Palmyra parishioners coordinate 2020 Christmas “Adopt a Child”


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Monsignor Farischon Hall and the street running past St. Joseph Church in Palmyra were bustling with activity three days before Christmas.

The parish hall was the staging area and distribution hub for the Palmyra Area Ministerial Alliance’s (PAMA) 2020 Christmas “Adopt a Child” Program.

Member congregations helped 44 local families, including 108 youngsters.

“We primarily focus on the children,” stated St. Joseph parishioner Cathy Fohey, the program’s 2019 and 2020 coordinator.

“We also do cleaning baskets for adults, personal-care items and things that are practical,” she said.

People throughout the area also donate money, which goes toward buying pantry staples to fill food baskets.

“It’s a really wonderful program,” said Mrs. Fohey, director of religious education and youth ministry for St. Joseph Parish.

Each of PAMA’s member congregations takes a turn hosting and coordinating the “Adopt a Child” program for two-year terms.

The second year of St. Joseph Parish’s term coincided with a deadly pandemic.

“At first, there were questions about whether we should even have it this year,” said Mrs. Fohey. “I said, ‘Let’s go for it! There are people who really need it.’”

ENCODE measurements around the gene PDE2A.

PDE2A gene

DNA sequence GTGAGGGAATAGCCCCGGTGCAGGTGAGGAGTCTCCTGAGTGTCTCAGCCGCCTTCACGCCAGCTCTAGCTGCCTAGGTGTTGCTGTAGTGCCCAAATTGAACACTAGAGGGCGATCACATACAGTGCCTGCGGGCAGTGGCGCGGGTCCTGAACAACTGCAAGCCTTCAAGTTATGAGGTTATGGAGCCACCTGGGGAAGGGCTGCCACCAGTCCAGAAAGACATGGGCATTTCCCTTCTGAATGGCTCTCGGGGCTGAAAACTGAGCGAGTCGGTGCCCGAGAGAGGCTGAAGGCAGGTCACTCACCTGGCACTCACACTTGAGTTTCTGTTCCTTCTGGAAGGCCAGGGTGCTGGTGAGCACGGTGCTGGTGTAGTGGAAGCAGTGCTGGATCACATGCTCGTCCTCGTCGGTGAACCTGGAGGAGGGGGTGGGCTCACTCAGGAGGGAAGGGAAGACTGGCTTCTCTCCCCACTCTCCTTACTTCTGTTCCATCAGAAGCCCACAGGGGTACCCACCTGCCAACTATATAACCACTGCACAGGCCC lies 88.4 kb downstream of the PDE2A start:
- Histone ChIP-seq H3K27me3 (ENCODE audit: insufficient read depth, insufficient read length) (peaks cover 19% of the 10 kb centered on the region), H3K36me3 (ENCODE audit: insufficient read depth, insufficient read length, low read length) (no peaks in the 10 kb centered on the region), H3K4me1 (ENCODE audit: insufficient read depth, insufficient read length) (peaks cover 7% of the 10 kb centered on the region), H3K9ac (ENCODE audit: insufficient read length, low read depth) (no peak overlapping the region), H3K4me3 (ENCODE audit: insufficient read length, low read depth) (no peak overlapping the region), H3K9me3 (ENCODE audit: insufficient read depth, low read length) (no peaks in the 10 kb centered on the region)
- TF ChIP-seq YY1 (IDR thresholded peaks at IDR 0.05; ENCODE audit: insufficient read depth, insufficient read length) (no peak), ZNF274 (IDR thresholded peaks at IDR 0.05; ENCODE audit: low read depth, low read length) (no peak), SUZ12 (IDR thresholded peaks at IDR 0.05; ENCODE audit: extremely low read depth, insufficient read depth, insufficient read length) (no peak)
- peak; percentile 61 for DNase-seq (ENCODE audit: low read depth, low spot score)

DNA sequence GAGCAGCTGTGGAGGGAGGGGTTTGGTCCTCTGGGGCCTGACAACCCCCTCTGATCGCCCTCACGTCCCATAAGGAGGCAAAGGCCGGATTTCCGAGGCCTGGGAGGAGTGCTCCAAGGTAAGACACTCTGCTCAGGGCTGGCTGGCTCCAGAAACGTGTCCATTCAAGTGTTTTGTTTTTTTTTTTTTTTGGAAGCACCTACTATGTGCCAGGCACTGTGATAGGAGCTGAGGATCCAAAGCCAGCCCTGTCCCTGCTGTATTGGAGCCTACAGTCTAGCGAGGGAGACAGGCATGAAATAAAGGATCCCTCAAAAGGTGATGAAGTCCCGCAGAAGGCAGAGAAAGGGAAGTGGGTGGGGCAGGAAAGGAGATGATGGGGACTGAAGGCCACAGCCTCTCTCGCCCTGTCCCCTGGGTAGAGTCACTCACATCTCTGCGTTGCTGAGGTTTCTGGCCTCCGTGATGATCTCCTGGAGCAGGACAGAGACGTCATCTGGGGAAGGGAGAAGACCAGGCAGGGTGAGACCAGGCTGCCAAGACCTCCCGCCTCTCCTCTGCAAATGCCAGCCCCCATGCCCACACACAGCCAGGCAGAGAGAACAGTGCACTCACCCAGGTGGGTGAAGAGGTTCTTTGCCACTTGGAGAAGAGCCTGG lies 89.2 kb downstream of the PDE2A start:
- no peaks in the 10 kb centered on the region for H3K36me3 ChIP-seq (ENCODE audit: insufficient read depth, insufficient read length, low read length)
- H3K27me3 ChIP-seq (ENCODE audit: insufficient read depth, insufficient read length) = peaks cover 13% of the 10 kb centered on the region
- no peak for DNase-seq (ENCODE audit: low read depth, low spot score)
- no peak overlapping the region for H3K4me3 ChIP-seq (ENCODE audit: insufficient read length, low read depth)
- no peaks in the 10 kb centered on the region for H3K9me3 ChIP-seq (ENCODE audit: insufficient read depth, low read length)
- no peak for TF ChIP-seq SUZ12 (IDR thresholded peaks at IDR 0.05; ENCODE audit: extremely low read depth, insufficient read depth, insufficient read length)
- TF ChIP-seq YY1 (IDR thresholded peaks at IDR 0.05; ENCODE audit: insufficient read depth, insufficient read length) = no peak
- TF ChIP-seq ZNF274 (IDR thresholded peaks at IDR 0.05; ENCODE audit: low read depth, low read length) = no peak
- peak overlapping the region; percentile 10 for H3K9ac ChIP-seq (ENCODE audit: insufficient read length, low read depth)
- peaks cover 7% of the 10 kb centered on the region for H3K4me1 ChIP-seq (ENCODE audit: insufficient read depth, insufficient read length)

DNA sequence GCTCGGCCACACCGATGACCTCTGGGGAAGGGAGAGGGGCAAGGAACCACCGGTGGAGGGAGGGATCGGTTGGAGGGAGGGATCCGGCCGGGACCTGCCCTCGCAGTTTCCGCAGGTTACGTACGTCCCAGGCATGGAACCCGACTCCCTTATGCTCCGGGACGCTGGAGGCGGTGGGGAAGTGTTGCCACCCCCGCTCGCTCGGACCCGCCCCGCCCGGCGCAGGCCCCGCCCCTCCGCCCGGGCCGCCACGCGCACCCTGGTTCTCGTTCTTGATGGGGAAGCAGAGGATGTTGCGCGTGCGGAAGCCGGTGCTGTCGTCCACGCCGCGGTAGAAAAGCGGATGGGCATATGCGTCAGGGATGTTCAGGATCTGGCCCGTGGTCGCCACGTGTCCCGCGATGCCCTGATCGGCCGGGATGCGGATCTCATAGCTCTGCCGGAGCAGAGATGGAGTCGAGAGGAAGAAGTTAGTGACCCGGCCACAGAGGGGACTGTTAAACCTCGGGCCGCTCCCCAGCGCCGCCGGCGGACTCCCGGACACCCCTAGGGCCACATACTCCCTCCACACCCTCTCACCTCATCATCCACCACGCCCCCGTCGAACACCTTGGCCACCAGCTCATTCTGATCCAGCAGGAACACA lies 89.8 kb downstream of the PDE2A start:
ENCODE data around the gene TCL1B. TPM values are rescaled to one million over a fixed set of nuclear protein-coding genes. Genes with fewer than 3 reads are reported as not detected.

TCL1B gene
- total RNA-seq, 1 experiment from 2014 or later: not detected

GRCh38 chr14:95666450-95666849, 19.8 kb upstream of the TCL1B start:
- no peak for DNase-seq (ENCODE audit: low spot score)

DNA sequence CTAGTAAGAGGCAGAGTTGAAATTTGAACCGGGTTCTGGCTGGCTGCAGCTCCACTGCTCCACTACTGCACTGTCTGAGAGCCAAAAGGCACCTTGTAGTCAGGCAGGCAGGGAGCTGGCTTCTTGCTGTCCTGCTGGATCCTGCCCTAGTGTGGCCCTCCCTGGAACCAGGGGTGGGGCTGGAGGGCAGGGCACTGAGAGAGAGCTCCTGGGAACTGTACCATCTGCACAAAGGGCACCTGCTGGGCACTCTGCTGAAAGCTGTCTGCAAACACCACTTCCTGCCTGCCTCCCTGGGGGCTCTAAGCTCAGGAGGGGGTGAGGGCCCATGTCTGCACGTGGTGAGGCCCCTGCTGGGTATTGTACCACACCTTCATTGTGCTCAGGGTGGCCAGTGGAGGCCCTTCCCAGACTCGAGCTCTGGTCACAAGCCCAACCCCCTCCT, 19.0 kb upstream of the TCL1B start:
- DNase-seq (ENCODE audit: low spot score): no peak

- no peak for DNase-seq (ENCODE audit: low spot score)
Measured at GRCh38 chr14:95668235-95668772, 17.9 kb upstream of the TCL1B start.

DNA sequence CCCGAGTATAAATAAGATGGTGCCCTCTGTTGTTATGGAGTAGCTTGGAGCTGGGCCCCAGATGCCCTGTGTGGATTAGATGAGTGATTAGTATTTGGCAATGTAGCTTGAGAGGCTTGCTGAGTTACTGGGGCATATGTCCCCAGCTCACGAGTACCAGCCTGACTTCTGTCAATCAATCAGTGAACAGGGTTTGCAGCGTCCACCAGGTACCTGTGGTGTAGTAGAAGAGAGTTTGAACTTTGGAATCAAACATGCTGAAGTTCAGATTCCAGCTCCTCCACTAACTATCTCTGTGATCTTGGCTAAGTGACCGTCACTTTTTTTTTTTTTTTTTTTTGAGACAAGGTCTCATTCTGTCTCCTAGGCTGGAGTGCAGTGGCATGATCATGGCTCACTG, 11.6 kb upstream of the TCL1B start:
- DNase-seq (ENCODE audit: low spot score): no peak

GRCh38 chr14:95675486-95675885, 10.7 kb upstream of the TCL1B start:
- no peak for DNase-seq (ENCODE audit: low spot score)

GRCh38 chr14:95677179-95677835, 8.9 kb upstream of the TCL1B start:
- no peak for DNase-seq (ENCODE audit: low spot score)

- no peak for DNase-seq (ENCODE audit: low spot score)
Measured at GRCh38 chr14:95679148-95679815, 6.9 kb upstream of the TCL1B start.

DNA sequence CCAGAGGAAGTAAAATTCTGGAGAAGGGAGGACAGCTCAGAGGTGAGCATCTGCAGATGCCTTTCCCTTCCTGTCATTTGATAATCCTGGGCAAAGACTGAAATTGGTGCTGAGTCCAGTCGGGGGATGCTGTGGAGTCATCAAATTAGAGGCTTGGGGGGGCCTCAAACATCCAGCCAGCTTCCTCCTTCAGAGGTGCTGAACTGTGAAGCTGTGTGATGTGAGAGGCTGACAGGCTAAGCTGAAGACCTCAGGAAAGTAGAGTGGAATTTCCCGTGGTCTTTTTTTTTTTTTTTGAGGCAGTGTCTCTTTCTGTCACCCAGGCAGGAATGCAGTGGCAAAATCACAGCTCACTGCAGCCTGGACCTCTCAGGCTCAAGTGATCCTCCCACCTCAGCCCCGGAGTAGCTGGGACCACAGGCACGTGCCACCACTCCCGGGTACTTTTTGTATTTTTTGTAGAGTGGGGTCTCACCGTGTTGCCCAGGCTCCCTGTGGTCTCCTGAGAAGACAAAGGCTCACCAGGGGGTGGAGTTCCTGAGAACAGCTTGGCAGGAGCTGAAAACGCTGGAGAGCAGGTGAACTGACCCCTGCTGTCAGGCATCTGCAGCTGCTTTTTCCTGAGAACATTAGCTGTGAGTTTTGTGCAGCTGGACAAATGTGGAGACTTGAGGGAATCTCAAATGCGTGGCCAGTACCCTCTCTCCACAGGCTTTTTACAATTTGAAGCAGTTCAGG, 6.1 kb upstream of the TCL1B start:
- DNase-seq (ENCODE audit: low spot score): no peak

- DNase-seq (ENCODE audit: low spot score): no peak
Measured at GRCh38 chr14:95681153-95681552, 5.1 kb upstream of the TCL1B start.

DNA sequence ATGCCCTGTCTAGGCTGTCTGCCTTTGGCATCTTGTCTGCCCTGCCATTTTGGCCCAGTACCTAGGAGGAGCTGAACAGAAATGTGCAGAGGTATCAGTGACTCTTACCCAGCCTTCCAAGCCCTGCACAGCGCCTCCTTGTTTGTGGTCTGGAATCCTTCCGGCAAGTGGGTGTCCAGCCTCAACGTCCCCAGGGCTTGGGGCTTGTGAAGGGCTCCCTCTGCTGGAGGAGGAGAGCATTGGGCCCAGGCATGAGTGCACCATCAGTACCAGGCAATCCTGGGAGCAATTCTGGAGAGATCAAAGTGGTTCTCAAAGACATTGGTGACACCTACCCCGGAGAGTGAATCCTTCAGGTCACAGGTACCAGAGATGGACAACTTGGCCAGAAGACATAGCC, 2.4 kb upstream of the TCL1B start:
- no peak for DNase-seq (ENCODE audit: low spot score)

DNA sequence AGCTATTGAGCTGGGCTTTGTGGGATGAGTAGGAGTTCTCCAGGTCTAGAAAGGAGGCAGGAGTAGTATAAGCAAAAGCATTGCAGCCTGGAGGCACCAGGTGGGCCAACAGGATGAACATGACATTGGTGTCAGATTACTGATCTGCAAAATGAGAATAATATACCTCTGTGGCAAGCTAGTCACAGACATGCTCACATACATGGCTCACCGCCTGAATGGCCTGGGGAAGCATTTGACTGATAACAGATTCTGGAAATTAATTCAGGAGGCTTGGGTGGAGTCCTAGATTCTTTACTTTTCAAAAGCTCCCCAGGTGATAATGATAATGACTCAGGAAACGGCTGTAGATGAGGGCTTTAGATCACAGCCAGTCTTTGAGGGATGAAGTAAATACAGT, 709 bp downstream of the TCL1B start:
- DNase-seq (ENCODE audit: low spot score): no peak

She and co-coordinator  Pam Hess planned and choreographed every step in the process.

They sent out applications and garnered publicity from local media.

Each member congregation “adopted” families, bought gifts and brought five or six volunteers to help sort everything out.

About 40 volunteers carried out the impressive task of sorting and distributing the gifts to the children and their families.


Christian unity

PAMA includes churches in the Palmyra, Philadelphia and Taylor/Maywood areas.

As in years past, families and children in need are “adopted” by churches and businesses to receive Christmas gifts through a process that maintains their anonymity.

Mrs. Fohey said the St. Joseph parishioners were particularly generous this year.

When a family came forward at the last minute to ask for help, parishioners quickly grabbed the extra ornaments off the giving tree and shopped for more gifts.

At noon on Dec. 22, representatives of each of the churches began bringing the wrapped gifts with numbers on them, corresponding to a family and its needs.

“The families are coded with numbers, so no one knows who they’re shopping for,” said Mrs. Fohey.

In the parish’s Farischon Hall, across the street from St. Joseph Church, organizers set up 44 tables — one for each “adopted” family.

“That’s where the gifts get dropped off,” said Mrs. Fohey.

A member of one of the churches orders food in bulk each year, based on the number of families and the amount of money collected.

Volunteers divided the pallets of food among the 44 tables.

At 3:30 p.m., Lane Street became a pick-up lane, with adults greeting the recipients and teens from St. Joseph and other congregations carrying the gifts and food out to the cars.

“We would usually have people come in and pick up their gifts, so we could greet them, wish them a Merry Christmas, see how they’re doing and find out if there’s anything else we can do for them,” said Mrs. Fohey.